“This study is unique because it is the first time that a large amount of comparable data is available, making it possible to study deadly violence in three European countries,” said Sven Granath of Sweden's National Council on Crime Prevention (Brottsförebyggande rådet – Brå) in a statement.
The study, a collaboration between Sweden's National Council on Crime Prevention, the National Research Institute of Legal Policy in Finland and the Institute for Criminal Law and Criminology of Leiden university in the Netherlands, shows that in Sweden and Finland the ”average” killer is an inebriated man who kills by stabbing his victim on the spur of the moment.
In both Nordic countries, violence very much depends on the alcohol habits of the population.
The typical murder in both Finland and Sweden occurs when two male acquaintances or friends are sitting at home drinking.
Suddenly a fight erupts and one ends up dead. The average murder weapon of choice?
A kitchen knife.
“These murders have not been planned, they happen spontaneously. It really is just chance which dictates who ends up dead, “ said Johanna Hagstedt of Brå, who has worked on the international comparison study between Sweden, Finland and the Netherlands.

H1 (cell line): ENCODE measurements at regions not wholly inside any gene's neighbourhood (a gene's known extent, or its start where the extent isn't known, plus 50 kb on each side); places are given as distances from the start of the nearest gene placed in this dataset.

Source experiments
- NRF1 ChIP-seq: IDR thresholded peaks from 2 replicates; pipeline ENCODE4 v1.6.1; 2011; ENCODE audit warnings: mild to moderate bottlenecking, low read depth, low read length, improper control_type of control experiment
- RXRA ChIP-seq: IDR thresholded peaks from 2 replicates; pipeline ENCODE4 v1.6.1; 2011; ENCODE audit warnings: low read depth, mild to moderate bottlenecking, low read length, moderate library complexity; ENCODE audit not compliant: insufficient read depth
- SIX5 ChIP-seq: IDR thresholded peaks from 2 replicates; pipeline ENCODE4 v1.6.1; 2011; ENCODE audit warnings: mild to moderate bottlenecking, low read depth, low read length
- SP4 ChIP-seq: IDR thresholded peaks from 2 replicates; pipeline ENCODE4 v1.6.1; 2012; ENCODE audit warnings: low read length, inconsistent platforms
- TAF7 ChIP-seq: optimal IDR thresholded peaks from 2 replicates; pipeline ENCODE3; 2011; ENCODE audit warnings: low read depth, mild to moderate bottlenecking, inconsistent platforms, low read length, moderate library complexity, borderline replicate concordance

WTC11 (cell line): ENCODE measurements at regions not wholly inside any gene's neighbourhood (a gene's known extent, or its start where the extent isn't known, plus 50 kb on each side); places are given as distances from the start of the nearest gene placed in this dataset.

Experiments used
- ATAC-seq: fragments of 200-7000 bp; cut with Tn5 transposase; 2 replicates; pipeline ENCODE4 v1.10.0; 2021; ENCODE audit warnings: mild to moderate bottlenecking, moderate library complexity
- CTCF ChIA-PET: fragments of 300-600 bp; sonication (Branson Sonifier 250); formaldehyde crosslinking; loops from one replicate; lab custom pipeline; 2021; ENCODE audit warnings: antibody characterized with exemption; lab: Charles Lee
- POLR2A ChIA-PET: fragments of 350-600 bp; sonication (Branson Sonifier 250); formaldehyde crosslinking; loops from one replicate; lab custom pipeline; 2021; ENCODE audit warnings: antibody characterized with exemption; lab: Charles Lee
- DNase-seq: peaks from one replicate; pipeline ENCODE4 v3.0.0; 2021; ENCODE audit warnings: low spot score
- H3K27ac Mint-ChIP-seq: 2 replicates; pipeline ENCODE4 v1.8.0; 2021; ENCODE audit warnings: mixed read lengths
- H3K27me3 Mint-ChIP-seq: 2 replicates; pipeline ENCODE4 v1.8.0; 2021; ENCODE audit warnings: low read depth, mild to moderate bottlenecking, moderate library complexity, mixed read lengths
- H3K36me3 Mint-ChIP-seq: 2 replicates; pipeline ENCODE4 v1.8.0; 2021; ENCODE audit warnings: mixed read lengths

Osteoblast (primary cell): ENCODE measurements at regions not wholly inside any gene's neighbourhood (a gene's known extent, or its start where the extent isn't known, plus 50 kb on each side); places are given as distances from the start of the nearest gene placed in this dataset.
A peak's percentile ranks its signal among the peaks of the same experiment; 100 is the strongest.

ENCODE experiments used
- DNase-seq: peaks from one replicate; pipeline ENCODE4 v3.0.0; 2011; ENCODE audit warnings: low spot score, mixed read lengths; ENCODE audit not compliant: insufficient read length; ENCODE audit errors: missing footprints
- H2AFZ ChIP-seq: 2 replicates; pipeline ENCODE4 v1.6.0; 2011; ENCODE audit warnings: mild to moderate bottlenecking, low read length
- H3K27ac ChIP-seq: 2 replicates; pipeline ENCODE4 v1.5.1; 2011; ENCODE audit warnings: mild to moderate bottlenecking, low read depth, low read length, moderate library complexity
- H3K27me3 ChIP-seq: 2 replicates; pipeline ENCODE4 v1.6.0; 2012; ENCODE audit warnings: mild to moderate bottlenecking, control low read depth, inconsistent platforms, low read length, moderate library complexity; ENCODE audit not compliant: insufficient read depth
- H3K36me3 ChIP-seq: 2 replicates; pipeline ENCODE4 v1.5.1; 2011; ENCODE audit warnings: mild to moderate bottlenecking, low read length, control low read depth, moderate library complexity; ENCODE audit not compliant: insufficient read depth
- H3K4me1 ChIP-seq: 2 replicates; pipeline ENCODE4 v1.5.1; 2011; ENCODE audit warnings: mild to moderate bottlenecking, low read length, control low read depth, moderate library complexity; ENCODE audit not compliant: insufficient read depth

The study also shows, that in the Netherlands, by comparison, the murderers are sober and choose a gun over a blade.
“They have a different kind of gang criminality, which shows in their murder statistics,” Hagstedt said.
According to Hagstedt, murders in the Netherlands are also more likely to occur on the street, in the cities where gang life is common.
In Finland, on the other hand, most murders happen in the countryside.
Alcohol does not even show up in Dutch murder statistics. According to Hagstedt this means that alcohol is not as big a problem in the Netherlands.
However, there is Swedish research showing a clear connection between alcohol and murder over the last century.
Although there are differences between the three countries, there are also many similarities.
Deadly violence is, for example, more likely to occur at night or at the weekend.
And the characteristics of both perpetrators and victims are also similar. To a large extent they are men, born within the country, and between ages 25 and 64.
The study is based on data collected from the three countries over four years and was funded by the EU.